More than a dozen supply chains and trade routes that facilitate global food trade are vulnerable to unforeseen crises or climate change, according to a new report.
Analysts at Chatham House, the U.K.-based think tank, released a report Tuesday identifying 14 critical junctures, or “chokepoints,” through which large volumes of global food trade pass that could be vulnerable to major disruption if they are not properly maintained—an issue that could adversely affect global food supply and prices. The report found that the weak and aging infrastructure of these chokepoints are not equipped to cope with natural disasters, which could occur with more frequency as the planet warms.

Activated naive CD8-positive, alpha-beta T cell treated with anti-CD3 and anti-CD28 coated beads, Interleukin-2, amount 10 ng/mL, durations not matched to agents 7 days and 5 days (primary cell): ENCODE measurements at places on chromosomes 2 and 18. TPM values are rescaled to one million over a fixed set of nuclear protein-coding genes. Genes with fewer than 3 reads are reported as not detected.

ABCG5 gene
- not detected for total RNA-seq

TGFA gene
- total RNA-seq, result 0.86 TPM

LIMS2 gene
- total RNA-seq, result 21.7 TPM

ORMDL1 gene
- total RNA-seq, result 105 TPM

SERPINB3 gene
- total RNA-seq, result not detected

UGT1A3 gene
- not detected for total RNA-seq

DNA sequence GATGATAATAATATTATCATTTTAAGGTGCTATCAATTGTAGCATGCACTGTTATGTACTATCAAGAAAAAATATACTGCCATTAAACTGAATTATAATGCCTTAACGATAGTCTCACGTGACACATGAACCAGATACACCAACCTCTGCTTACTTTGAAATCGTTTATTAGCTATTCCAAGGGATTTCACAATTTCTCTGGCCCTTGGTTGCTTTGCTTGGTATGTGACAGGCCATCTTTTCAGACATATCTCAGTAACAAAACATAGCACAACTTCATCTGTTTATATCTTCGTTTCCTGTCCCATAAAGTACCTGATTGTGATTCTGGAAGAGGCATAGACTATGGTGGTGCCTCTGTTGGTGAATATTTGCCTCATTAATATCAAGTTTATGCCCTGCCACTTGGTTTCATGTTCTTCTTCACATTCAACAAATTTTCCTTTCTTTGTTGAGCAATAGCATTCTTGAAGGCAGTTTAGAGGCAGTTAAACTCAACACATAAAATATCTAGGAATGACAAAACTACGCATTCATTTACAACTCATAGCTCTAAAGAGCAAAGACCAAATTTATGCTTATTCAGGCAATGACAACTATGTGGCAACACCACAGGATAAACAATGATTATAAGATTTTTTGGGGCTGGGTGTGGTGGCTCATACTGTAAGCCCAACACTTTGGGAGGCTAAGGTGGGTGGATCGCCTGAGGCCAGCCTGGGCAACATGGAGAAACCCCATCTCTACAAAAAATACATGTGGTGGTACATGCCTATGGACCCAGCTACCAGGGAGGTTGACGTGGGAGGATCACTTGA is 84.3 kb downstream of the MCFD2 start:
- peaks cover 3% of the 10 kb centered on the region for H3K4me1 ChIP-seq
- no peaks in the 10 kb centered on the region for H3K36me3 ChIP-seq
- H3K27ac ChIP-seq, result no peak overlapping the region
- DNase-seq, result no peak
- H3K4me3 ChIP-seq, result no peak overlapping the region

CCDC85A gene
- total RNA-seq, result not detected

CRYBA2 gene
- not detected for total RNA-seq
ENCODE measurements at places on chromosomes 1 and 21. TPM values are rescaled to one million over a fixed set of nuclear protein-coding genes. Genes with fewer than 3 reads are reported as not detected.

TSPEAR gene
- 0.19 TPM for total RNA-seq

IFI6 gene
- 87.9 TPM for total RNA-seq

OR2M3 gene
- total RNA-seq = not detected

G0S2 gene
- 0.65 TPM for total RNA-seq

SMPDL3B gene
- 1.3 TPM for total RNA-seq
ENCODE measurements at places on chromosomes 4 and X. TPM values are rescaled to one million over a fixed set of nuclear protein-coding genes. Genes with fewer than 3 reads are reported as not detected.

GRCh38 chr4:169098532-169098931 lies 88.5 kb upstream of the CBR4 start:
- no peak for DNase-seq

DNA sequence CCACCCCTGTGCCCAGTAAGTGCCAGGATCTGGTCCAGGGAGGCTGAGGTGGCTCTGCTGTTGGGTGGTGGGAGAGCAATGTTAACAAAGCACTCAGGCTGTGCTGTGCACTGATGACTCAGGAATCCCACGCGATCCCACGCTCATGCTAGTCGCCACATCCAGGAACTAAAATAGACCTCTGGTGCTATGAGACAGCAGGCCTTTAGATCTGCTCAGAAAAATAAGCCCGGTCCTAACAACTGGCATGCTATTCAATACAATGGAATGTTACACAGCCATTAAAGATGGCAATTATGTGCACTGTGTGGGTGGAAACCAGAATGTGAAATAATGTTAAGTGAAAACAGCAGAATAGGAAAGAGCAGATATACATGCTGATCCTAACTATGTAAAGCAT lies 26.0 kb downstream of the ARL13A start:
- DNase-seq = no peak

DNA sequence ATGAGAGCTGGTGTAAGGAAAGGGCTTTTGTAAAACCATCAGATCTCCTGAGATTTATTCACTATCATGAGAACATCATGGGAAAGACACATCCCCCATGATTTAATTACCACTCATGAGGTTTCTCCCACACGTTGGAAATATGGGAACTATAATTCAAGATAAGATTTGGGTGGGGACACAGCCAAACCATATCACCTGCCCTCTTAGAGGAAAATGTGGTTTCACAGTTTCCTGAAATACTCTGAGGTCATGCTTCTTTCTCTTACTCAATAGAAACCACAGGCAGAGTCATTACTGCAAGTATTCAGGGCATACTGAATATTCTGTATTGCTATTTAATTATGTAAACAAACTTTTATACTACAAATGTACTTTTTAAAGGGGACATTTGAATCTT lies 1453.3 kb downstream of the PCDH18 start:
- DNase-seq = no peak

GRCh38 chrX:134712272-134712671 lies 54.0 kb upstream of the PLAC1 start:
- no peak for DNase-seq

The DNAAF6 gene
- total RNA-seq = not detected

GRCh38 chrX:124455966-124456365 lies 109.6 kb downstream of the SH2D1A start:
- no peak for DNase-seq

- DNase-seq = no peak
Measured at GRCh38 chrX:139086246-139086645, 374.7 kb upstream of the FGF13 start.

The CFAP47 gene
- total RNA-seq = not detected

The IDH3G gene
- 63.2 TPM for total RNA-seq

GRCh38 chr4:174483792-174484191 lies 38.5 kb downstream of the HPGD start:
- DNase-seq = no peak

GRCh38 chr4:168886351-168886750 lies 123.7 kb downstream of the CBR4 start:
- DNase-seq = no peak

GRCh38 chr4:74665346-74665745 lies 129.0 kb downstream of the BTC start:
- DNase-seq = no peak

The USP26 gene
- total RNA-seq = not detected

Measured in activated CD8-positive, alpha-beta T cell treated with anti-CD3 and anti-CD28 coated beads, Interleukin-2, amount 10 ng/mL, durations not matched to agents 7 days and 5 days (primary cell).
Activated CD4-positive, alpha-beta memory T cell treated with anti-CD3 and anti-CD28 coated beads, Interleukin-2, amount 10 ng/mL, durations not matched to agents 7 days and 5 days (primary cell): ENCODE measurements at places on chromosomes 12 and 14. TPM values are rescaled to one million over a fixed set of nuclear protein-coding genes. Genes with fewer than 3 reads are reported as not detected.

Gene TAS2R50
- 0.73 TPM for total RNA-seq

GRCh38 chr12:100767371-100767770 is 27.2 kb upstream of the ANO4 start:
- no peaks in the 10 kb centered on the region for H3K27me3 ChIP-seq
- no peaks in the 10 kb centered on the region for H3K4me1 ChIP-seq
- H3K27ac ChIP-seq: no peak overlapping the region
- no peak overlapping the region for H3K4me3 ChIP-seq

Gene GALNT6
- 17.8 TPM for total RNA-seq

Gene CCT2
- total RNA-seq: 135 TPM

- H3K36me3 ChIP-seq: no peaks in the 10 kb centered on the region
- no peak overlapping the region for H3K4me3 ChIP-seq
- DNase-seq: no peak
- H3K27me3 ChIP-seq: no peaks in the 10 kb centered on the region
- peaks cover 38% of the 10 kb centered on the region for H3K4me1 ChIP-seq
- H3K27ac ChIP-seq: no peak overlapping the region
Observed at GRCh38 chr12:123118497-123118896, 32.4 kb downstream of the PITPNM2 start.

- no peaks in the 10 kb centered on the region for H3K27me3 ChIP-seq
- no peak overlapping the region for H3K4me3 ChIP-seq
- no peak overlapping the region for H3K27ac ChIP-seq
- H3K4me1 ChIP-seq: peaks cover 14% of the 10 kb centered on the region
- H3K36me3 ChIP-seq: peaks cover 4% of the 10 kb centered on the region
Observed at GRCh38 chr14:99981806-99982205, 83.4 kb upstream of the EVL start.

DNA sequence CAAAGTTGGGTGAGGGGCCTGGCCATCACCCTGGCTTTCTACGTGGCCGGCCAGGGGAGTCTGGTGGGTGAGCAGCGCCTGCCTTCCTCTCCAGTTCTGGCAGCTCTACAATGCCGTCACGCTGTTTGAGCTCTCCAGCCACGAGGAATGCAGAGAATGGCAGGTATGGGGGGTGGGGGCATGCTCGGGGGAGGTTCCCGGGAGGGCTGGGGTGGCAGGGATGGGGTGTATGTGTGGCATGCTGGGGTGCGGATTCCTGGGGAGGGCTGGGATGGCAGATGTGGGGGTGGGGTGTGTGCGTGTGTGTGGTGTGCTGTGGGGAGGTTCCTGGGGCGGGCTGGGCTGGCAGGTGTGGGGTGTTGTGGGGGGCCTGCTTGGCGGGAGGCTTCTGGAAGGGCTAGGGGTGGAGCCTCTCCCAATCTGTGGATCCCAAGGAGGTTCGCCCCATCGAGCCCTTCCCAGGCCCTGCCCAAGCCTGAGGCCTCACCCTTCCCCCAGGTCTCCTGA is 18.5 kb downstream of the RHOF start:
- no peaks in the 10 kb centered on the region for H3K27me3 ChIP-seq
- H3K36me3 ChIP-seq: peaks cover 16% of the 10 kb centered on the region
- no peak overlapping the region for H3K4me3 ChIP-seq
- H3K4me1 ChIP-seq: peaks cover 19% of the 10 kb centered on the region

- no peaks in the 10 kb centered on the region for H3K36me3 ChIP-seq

“Three principal kinds of chokepoint are critical to global food security: maritime straits along shipping lanes; coastal infrastructure in major crop-exporting regions; and inland transport infrastructure in major exporting regions,” the report reads, adding: “A serious interruption at one or more of these chokepoints could conceivably lead to supply shortfalls and price spikes, with systemic consequences that could reach beyond food markets.”
These chokepoints, which include key maritime routes like the Panama Canal, coastal areas like the U.S. Gulf Coast ports, and inland routes like the Roads to Brazil, are responsible for transporting a significant amount of the world’s food supply—a quarter of which is traded through international markets. The most important of these chokepoints are in the U.S., Brazil, and the Black Sea, which account for more than half of the world’s staple crop exports such as wheat, rice, maize, and soybean. A third of grain imports for the Middle East and North Africa, which is considered the most food import-dependent region in the world, rely on a single chokepoint.